Our existing in relationship to the landscape of contemporary life means that the backdrop of our lives is constantly destroyed and reconstructed. We are powerless to experience eternity, and likewise have no way to define the world from a single perspective. The immediacy of truth generates doubt and different perceptions. The boundary between living and dreaming becomes blurred. Perhaps dreaming changes the way people endlessly create and determine what they consider to be reality. Perhaps real life represents a desire to live in the here and now. Maybe that moment is not important. Cao Fei’s i-Mirror allows us to experience a certain moment of her existence marked by immediacy and truth. This reality challenges our conventional understanding and definition of society, and reveals the emotions she actually experienced while going beyond those dimensions into her second life. As viewers in our first life, this experience moves us.


Kan Xuan: Lovely e Sleeping

Reality is complex and we have no means of predicting what will happen next. We are easily seduced, and just as easily find ourselves struggling within, hardpressed to emerge from the turmoil of our inner lives. But we can choose how to fight the turmoil, and then live according to our choice. Perhaps this is the choice Kan Xuan has made, an artist who likes a happy life: a blade of grass, a splash of sunlight—everything moves her and can be a source of joy. Kan Xuan’s art does not tackle any great narratives or lofty topics. Her creations are more like a collection of vignettes of life’s small pleasures, which are both meaningful and profound.
Happiness is very simple. It is neither separate from us, nor belongs to any specific person. In truth, the means to content ourselves have always been within reach. But seeking happiness is no easy task. Perhaps this process of approaching joy is an exercise in self-perfection. Kan Xuan’s work makes us appreciate that the ways in which we can be happy are simple: watching a beetle on our skin, climbing a tree to commune with ourselves, or seeing a statue of Buddha with new eyes. All of these can bring joy, and not just to one person. On the contrary, this joy can spread through the world.
Kan Xuan’s works do not tell us how to achieve happiness, but bring us closer to the feeling of joy.


Chu Yun: Constellation

Our infatuation with objects has landed us in a state of materialistic collapse.
Unconsciously, we work everyday for material things, thus unconsciously determining the way we live. In our unconscious state, we are partial to the new and dismiss the old, but if we were to slightly adjust our view we would discover, in fact, that our relationship with material objects is not merely dichotomous. What appears to be a dichotomy is actually a process that we are unconscious of and incapable of describing. It is an accumulation over time of commonplace unconscious relationships. In these relationships, objects are no longer simple material objects, but become complex vehicles for the process of life. Chu Yun’s long-term creation is intended to let us glimpse such complexity. He collected used soap from his friends, and these colourful soaps reveal an accumulation of various lives and their trajectories. He takes used electronic appliances, and makes their “power on” lights flash incessantly. These objects conveying individual life transmit an unconscious happiness.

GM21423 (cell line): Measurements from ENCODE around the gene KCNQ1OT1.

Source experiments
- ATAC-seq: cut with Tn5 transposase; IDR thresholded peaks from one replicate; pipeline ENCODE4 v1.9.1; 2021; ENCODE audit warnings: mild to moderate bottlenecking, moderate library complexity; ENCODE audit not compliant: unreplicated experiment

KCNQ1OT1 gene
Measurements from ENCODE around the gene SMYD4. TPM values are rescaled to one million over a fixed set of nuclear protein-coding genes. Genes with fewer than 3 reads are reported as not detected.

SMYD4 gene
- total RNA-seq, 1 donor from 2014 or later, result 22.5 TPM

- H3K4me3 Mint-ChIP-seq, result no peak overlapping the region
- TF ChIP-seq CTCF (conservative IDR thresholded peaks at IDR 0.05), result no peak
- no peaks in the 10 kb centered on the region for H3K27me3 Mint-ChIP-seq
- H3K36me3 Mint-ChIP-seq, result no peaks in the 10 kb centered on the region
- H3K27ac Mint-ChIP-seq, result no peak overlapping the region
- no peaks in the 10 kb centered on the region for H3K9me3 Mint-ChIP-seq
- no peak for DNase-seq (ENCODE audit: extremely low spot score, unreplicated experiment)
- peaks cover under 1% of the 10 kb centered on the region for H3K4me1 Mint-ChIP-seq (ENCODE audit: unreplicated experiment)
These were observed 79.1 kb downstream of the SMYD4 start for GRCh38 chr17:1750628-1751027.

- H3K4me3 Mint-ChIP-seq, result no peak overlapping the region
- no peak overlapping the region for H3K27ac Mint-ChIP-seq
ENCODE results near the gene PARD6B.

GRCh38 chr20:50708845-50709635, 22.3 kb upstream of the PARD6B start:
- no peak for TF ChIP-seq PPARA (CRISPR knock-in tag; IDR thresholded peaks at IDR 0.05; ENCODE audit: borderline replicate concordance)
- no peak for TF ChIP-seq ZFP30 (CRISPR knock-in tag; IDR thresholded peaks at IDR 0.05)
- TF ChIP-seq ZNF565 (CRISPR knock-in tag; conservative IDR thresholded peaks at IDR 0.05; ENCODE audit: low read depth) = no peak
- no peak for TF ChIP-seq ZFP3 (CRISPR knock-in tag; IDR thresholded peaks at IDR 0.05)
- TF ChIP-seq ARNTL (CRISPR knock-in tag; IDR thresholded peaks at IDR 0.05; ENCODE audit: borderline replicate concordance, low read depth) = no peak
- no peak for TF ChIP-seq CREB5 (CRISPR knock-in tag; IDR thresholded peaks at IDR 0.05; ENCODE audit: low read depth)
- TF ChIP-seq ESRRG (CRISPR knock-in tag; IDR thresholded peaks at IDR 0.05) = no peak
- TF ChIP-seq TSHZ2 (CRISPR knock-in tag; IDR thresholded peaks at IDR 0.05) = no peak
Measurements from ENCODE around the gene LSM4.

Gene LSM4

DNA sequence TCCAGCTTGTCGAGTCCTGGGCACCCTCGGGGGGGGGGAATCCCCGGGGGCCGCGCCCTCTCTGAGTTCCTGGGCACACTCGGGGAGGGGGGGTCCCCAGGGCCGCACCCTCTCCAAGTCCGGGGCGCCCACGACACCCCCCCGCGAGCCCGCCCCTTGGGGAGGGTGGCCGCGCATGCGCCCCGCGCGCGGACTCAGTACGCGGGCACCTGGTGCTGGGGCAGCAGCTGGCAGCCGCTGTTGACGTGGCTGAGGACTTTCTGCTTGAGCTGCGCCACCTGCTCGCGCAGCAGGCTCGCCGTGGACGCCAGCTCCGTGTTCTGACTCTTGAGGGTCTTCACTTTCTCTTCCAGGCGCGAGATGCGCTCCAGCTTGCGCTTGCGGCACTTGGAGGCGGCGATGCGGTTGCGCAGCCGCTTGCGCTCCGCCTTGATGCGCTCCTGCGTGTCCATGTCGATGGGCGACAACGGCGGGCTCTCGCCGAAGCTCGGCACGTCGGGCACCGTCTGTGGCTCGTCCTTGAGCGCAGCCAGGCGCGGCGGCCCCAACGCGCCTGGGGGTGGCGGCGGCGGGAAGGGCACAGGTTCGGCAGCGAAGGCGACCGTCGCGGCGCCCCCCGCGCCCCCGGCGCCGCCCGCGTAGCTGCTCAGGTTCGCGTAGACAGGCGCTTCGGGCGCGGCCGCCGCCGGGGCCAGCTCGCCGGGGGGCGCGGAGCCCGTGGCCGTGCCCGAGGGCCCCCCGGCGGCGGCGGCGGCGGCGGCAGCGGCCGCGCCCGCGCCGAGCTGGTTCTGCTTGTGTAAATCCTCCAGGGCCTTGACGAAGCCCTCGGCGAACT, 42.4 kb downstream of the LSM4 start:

Chu Yun’s work should not be mistaken for an infatuation with material objects, since he is more interested in our unconscious. He is interested in our ability to determine our unconscious potential. In the course of our everyday life, everything is done unconsciously. Even if we are conscious of it, it is still controlled by an even greater system, namely the collective conscious. Chu Yun’s works focus on the personal condition experienced in an unconscious state. This unconscious state is expressed at different levels, some of which are political, others related to lifestyle. His art is located somewhere between these different levels, allowing us a glimpse of how we live in this unconscious state.


Duan Jianyu: Art Chicken in Florence- at dawn and at dusk

While reflecting on certain moments in my life, Duan Jianyu’s paintings often come to mind. Or perhaps I should say that her painting has made me more conscious of those moments in my life.
When I’m walking along the street and I see a queue of people waiting to buy chicken kebabs, who will later squat on the street curb and eat them, I think of the work of Duan Jianyu, like the painting of a middle-aged woman shooing chicken out of a room. Duan Jianyu’s landscape paintings make me think of my trip to Guilin. I was watching people crammed on a boat greedily eating the contents of their lunch boxes against a landscape of incomparable beauty. What I saw was the contrast between each human being’s daily experiences and the beautiful picture postcard surroundings. Although her paintings depict unrealistic scenes, they never fail to arouse in me associations with existing ones. This is because the depiction of reality in her paintings is not visual but emotional. There is a kind of abstract emotion that comes from a person experiencing a heightened state of consciousness. It is an inclination as yet undefined. It is a kind of reflection or expression of man in his natural state, a medley of expressions of man in a very basic state. More than anything, it is a state of chaos: mankind’s illogical, primal condition. Whether we are personally enjoying the view, or just looking at a postcard, Florence will always be beautiful. But we see another kind of beauty in Duan Jianyu’s works: the beauty of Florence that encounters a chaotic subconscious.